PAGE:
Question of the day: government and marriage.

Over the years we’ve seen a decline in the moral and ethical views of the American people – especially when it comes to marriage.

There are several states which have made marriage for same-sex couple legal. A couple of months ago I read an article about how the “gay crowd” is now pushing for the legalization of incestuous relationships — including relationships between a grandmother and her grandson (and their surrogate mother), twin brothers, fathers and daughters, etc.

This is a disturbing age we live in, and it’s getting worse and worse with every day that passes. Even so come quickly, Lord Jesus.

Use Scripture to back your opinions. Please. and thank you.

Here’s this week’s QOTD…

Separation of church and state… should the government even be defining marriage in the first place?

Share your thoughts in the comments section below!


Posted on December 10, 2012, in Question of the Day and tagged , , , , , , , , , , , , , . Bookmark the permalink. 11 Comments.

  1. Christianity is not about legislating morality. Paul was more concerned about the lifestyle within the church, and not so much about society outside the church. For instance, within a societal framework which allowed for multiple wives – he said within the framework of the church he would only appoint elders who had one wife.

    Corinthians has even more in your face repercussions. For instance, slaves were often used for homosexual relations – but suddenly Paul is telling them to stop that and to treat slaves as complete equals. And by the way husbands, start loving your wife and treating her as equal.

    The early church radically changed society by its radical lifestyle and commitment to Christ. Church history shows us that the church become corrupted when they become in a position of power to legislate rules for society and in many ways lost the radical power which they once had.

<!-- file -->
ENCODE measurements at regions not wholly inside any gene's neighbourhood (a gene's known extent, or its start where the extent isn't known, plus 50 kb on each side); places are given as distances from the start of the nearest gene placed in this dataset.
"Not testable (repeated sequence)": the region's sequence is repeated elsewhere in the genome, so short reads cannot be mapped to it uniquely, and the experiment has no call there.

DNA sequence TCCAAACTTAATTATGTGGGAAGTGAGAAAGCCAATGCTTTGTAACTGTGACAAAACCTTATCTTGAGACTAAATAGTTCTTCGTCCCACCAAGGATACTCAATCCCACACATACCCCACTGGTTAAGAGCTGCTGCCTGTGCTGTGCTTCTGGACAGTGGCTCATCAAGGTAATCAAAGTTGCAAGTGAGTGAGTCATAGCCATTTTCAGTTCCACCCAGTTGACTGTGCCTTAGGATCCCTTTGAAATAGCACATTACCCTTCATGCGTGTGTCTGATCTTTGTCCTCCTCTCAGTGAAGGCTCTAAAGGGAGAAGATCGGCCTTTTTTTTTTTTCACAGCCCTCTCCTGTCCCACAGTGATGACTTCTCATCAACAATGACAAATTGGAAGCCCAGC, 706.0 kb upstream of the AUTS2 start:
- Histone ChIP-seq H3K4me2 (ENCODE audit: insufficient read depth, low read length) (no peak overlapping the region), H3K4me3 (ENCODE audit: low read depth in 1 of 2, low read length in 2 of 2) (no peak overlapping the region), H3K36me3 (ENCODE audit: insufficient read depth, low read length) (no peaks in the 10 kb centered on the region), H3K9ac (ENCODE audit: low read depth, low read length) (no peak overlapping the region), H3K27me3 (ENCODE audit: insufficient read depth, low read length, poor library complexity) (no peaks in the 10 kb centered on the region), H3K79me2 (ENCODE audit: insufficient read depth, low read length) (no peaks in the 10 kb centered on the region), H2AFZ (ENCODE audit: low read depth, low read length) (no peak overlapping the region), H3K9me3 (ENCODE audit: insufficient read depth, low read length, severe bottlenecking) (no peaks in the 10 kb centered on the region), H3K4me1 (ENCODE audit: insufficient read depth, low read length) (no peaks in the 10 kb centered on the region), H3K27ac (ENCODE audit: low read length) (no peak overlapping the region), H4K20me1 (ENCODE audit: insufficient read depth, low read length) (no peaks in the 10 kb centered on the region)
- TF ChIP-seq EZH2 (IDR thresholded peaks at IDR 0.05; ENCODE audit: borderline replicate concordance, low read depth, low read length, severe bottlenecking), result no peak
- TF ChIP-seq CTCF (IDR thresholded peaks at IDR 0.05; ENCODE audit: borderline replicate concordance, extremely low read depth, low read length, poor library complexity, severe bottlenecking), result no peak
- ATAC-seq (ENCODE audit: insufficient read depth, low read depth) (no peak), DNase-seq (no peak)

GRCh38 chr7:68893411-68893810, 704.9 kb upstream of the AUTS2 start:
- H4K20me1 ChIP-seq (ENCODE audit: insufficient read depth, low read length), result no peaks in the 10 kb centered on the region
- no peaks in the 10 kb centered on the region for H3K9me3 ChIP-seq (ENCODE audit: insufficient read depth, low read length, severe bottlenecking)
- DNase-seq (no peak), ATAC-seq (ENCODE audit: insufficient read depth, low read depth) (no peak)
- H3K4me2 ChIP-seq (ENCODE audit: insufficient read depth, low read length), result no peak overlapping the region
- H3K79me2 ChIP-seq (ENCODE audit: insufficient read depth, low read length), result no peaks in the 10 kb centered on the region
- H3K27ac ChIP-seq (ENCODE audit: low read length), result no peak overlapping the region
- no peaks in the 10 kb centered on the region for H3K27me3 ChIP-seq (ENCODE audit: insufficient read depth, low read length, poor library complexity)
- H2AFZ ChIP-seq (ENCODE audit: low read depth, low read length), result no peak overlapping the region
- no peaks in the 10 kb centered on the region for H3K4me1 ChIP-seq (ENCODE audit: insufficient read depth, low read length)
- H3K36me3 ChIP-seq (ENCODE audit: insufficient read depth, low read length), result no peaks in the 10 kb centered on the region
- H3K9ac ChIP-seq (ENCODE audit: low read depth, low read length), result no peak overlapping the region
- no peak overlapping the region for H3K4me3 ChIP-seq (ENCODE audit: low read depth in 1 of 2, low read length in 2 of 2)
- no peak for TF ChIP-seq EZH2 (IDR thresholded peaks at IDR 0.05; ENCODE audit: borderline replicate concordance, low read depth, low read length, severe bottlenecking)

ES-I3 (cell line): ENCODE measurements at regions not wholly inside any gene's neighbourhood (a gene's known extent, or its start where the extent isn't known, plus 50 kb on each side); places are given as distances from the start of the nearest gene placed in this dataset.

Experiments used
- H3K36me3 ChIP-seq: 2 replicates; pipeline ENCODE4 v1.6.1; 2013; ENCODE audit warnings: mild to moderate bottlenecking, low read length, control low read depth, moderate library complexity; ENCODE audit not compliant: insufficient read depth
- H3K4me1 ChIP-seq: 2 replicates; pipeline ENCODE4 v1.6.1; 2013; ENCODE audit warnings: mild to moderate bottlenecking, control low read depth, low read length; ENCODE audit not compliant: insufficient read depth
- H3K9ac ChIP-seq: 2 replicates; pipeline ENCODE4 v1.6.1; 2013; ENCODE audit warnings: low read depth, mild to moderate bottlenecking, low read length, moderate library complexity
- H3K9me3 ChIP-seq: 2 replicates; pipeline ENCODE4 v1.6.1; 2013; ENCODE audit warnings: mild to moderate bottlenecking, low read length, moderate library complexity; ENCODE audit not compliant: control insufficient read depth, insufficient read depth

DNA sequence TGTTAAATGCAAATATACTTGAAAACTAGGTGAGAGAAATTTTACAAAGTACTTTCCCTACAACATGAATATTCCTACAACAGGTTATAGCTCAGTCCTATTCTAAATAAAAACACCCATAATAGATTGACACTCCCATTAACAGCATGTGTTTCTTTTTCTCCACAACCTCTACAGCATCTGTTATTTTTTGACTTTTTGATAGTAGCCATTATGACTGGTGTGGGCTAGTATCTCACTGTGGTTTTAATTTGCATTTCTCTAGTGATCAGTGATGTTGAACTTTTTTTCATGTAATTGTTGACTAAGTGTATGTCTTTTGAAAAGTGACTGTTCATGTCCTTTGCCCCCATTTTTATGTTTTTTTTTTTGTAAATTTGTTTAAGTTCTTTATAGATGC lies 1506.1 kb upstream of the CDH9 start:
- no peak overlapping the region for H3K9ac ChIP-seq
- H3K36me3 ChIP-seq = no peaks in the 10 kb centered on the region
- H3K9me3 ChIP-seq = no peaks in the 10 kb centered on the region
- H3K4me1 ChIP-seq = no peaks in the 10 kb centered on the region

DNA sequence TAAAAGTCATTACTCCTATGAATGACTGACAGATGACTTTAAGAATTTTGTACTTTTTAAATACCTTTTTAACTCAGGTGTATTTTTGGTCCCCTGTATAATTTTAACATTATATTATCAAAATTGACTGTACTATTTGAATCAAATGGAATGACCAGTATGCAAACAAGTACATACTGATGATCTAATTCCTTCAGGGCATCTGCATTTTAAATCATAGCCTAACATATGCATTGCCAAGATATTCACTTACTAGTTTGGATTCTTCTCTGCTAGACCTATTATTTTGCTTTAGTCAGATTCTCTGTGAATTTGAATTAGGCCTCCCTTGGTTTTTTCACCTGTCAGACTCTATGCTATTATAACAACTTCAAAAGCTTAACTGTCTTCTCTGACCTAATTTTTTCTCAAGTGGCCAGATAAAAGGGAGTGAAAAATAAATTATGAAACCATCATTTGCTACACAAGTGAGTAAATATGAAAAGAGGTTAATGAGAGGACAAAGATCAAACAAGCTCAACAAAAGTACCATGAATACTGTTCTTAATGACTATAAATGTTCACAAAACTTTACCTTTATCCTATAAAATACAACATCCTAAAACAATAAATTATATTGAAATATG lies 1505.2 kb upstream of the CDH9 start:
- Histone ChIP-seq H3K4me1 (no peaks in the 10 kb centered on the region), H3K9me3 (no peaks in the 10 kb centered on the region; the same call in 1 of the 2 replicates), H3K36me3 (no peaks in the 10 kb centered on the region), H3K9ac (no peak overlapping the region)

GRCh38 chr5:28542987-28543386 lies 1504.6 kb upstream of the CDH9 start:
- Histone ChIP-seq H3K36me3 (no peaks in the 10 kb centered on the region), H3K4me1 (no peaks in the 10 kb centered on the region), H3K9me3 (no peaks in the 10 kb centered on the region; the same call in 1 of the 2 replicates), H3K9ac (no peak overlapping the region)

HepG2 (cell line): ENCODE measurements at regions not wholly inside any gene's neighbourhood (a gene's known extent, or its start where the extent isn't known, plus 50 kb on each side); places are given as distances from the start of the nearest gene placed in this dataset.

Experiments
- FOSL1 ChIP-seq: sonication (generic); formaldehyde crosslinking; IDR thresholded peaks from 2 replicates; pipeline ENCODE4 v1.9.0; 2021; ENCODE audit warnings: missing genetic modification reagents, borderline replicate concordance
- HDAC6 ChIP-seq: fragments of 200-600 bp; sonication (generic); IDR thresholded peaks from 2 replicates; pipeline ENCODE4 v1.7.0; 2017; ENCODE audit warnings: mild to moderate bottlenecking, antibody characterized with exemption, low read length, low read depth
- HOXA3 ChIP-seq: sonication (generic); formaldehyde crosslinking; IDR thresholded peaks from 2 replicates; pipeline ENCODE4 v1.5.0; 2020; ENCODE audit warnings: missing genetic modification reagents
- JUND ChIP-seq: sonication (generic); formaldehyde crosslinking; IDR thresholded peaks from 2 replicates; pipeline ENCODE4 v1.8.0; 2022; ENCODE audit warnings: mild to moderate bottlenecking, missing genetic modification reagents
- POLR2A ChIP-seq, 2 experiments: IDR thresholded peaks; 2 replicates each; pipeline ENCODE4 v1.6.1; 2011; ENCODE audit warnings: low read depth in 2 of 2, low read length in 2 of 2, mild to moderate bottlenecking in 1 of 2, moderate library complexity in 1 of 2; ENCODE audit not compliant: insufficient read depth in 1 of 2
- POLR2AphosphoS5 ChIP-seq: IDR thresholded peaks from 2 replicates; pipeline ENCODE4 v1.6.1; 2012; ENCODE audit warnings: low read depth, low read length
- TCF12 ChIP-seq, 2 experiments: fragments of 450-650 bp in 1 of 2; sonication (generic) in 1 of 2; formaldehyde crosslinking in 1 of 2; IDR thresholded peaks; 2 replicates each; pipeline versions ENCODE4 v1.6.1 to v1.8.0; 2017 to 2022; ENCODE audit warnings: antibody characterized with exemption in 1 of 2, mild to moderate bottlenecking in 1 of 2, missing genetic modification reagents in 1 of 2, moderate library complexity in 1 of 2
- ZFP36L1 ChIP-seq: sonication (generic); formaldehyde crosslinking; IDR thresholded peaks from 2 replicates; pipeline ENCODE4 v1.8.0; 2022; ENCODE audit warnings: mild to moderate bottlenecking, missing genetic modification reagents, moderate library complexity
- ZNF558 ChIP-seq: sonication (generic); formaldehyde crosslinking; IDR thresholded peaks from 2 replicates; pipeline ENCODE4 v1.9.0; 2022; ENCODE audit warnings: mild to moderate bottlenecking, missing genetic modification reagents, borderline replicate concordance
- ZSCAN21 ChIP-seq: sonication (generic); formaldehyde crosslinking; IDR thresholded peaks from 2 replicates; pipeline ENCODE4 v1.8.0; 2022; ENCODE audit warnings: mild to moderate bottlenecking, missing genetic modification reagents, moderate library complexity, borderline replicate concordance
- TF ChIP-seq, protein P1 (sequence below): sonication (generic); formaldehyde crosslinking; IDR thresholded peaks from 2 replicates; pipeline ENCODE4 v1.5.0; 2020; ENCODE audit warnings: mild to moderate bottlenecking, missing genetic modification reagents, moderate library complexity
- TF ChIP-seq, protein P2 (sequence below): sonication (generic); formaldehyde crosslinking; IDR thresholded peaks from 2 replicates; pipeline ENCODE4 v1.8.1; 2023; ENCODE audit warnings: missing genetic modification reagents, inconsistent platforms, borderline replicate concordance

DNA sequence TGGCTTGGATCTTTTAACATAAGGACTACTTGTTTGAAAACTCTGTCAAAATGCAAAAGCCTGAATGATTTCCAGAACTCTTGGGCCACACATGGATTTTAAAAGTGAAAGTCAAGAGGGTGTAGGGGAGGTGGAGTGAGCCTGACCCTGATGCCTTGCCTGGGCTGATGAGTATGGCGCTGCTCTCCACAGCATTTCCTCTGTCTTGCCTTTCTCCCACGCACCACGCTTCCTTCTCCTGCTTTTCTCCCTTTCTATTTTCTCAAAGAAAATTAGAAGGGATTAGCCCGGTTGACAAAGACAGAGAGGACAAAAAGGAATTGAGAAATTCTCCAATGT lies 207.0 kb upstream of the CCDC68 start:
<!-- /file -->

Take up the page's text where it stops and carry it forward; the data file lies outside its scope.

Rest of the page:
Perhaps we can learn something from this ourselves?

  2. I agree with what Craig said above. WE should be more concerned about what is going on in the church house than the white house. I am convinced that the government should not be recognizing any form of marriage. That was given to the church, and is an institution of God. (The whole book of Genesis is filled with examples.)

    As far as homosexual marriage is concerned, it is completely and utterly wrong, but I believe that if they find a church to marry them, let them marry. We need to be teaching people so that the church is the standard of influence in the community it should be. It’s not the government’s that we have gay “marriage”. It’s that the church gave up the right to define marriage to the government. The definition is set by God.

  3. Do not worry about incest, particularly incestuous marriage. It is a completely different issue. Arguments about the likely genetic health problems of any progeny are good moral arguments against incestuous relationships, and will prevent them being recognised as “marriages”.

  4. I don’t know if anyone will agree with my perspective, but here it goes.